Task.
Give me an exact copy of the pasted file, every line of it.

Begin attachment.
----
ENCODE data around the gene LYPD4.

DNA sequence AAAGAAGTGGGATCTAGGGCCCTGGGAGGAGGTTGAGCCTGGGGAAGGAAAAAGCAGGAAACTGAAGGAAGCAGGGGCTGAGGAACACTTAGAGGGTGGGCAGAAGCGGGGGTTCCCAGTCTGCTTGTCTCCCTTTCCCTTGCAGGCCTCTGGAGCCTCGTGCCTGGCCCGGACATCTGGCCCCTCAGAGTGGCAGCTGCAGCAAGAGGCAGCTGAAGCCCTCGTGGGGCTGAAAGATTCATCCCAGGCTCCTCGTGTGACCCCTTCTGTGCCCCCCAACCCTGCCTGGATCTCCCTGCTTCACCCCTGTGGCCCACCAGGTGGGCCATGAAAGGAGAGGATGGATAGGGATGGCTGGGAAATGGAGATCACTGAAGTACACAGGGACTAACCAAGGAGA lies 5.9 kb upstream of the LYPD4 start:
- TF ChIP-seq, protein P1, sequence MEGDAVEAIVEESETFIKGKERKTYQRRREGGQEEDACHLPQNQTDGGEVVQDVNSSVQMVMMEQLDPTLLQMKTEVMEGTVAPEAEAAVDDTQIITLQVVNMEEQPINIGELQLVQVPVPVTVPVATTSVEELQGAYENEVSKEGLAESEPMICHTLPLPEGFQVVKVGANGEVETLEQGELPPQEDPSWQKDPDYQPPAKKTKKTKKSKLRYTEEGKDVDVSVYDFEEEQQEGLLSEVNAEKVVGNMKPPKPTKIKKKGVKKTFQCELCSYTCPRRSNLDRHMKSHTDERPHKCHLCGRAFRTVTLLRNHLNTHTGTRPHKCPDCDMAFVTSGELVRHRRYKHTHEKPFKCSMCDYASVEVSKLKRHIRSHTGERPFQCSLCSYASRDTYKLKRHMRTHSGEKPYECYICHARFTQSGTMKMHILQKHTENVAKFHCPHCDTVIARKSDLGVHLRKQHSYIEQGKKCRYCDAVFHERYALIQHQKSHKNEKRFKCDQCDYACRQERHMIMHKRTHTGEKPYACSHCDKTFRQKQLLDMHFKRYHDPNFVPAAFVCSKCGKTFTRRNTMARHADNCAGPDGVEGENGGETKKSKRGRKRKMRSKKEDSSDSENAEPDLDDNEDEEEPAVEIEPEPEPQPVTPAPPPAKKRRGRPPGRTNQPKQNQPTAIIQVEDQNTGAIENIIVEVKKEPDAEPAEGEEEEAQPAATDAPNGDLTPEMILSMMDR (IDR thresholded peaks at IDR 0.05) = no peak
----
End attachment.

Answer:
ENCODE data around the gene LYPD4.

DNA sequence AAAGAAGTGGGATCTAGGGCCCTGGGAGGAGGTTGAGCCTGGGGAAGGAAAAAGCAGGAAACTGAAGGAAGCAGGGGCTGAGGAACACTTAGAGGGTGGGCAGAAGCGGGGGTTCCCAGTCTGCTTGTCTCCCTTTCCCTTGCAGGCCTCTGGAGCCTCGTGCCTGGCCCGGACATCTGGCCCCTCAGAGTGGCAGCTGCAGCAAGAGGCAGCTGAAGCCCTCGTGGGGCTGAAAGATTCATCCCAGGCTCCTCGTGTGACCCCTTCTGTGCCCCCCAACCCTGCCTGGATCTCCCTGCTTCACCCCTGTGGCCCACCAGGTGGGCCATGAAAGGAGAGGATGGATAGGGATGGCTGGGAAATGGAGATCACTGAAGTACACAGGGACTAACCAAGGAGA lies 5.9 kb upstream of the LYPD4 start:
- TF ChIP-seq, protein P1, sequence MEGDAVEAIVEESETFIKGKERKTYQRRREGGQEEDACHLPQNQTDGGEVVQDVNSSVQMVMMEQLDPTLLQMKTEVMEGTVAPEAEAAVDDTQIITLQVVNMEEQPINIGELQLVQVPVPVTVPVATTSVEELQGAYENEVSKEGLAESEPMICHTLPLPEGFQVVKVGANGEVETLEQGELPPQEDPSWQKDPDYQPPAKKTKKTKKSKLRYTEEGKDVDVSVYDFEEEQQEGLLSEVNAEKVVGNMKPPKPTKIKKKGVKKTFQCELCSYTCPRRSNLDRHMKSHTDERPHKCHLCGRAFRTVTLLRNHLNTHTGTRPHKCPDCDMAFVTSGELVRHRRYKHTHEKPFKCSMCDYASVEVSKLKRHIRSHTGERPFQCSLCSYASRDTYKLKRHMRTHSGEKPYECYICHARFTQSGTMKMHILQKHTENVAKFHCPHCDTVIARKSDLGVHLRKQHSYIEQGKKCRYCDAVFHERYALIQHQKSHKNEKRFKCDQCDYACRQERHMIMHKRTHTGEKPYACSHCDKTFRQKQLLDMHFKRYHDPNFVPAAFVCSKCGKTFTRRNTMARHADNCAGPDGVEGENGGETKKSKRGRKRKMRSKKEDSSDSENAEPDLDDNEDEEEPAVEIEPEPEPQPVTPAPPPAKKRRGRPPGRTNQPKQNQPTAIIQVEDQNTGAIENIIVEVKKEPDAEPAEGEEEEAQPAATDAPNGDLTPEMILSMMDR (IDR thresholded peaks at IDR 0.05) = no peak